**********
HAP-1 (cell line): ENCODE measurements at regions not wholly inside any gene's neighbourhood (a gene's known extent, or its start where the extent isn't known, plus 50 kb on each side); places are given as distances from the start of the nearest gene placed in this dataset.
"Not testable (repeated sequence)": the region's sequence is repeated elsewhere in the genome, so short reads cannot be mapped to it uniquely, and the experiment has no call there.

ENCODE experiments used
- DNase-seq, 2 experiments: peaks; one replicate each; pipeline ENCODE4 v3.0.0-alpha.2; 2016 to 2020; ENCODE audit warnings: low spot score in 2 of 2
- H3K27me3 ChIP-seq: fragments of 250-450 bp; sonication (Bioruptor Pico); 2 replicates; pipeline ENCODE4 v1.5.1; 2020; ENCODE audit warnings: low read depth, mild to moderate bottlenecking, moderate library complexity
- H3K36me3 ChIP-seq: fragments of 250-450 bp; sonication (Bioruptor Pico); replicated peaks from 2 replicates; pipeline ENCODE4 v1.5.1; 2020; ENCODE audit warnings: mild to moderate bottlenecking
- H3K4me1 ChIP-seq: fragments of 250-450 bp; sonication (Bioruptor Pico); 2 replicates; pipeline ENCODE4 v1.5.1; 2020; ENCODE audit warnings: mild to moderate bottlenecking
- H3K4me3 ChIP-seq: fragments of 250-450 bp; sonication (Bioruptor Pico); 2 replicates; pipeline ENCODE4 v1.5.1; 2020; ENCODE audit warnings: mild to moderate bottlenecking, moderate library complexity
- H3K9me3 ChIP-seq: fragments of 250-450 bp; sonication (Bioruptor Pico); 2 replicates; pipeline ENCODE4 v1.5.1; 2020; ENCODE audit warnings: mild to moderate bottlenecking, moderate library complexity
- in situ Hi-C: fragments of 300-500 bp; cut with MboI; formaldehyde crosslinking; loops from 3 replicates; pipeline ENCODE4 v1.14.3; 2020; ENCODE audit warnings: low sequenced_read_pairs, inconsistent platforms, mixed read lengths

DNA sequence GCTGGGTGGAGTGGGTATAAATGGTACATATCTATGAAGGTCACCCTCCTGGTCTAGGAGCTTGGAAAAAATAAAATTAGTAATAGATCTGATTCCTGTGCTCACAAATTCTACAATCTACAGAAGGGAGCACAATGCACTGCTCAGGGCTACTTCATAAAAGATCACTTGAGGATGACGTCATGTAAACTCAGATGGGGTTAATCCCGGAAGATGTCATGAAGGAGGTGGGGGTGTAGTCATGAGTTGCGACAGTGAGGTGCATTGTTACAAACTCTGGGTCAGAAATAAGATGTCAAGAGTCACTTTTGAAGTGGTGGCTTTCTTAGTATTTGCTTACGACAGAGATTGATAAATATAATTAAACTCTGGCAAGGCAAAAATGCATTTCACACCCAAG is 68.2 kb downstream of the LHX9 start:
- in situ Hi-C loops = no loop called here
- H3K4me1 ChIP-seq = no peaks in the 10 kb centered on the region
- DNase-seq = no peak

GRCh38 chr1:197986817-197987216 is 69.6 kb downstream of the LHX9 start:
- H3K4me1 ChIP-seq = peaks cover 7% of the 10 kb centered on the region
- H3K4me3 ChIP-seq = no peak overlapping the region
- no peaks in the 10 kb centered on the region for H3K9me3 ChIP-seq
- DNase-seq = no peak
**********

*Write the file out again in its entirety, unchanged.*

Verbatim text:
HAP-1 (cell line): ENCODE measurements at regions not wholly inside any gene's neighbourhood (a gene's known extent, or its start where the extent isn't known, plus 50 kb on each side); places are given as distances from the start of the nearest gene placed in this dataset.
"Not testable (repeated sequence)": the region's sequence is repeated elsewhere in the genome, so short reads cannot be mapped to it uniquely, and the experiment has no call there.

ENCODE experiments used
- DNase-seq, 2 experiments: peaks; one replicate each; pipeline ENCODE4 v3.0.0-alpha.2; 2016 to 2020; ENCODE audit warnings: low spot score in 2 of 2
- H3K27me3 ChIP-seq: fragments of 250-450 bp; sonication (Bioruptor Pico); 2 replicates; pipeline ENCODE4 v1.5.1; 2020; ENCODE audit warnings: low read depth, mild to moderate bottlenecking, moderate library complexity
- H3K36me3 ChIP-seq: fragments of 250-450 bp; sonication (Bioruptor Pico); replicated peaks from 2 replicates; pipeline ENCODE4 v1.5.1; 2020; ENCODE audit warnings: mild to moderate bottlenecking
- H3K4me1 ChIP-seq: fragments of 250-450 bp; sonication (Bioruptor Pico); 2 replicates; pipeline ENCODE4 v1.5.1; 2020; ENCODE audit warnings: mild to moderate bottlenecking
- H3K4me3 ChIP-seq: fragments of 250-450 bp; sonication (Bioruptor Pico); 2 replicates; pipeline ENCODE4 v1.5.1; 2020; ENCODE audit warnings: mild to moderate bottlenecking, moderate library complexity
- H3K9me3 ChIP-seq: fragments of 250-450 bp; sonication (Bioruptor Pico); 2 replicates; pipeline ENCODE4 v1.5.1; 2020; ENCODE audit warnings: mild to moderate bottlenecking, moderate library complexity
- in situ Hi-C: fragments of 300-500 bp; cut with MboI; formaldehyde crosslinking; loops from 3 replicates; pipeline ENCODE4 v1.14.3; 2020; ENCODE audit warnings: low sequenced_read_pairs, inconsistent platforms, mixed read lengths

DNA sequence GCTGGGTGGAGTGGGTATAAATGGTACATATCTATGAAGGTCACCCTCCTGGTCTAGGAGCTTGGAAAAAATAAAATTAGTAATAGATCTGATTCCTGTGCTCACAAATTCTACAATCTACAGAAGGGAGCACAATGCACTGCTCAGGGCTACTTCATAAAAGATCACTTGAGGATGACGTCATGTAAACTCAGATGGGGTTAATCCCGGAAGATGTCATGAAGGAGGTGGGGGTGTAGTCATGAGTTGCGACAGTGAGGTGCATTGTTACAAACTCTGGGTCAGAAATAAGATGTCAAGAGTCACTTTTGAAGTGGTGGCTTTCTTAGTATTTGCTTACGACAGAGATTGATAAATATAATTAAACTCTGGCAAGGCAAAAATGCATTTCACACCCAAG is 68.2 kb downstream of the LHX9 start:
- in situ Hi-C loops = no loop called here
- H3K4me1 ChIP-seq = no peaks in the 10 kb centered on the region
- DNase-seq = no peak

GRCh38 chr1:197986817-197987216 is 69.6 kb downstream of the LHX9 start:
- H3K4me1 ChIP-seq = peaks cover 7% of the 10 kb centered on the region
- H3K4me3 ChIP-seq = no peak overlapping the region
- no peaks in the 10 kb centered on the region for H3K9me3 ChIP-seq
- DNase-seq = no peak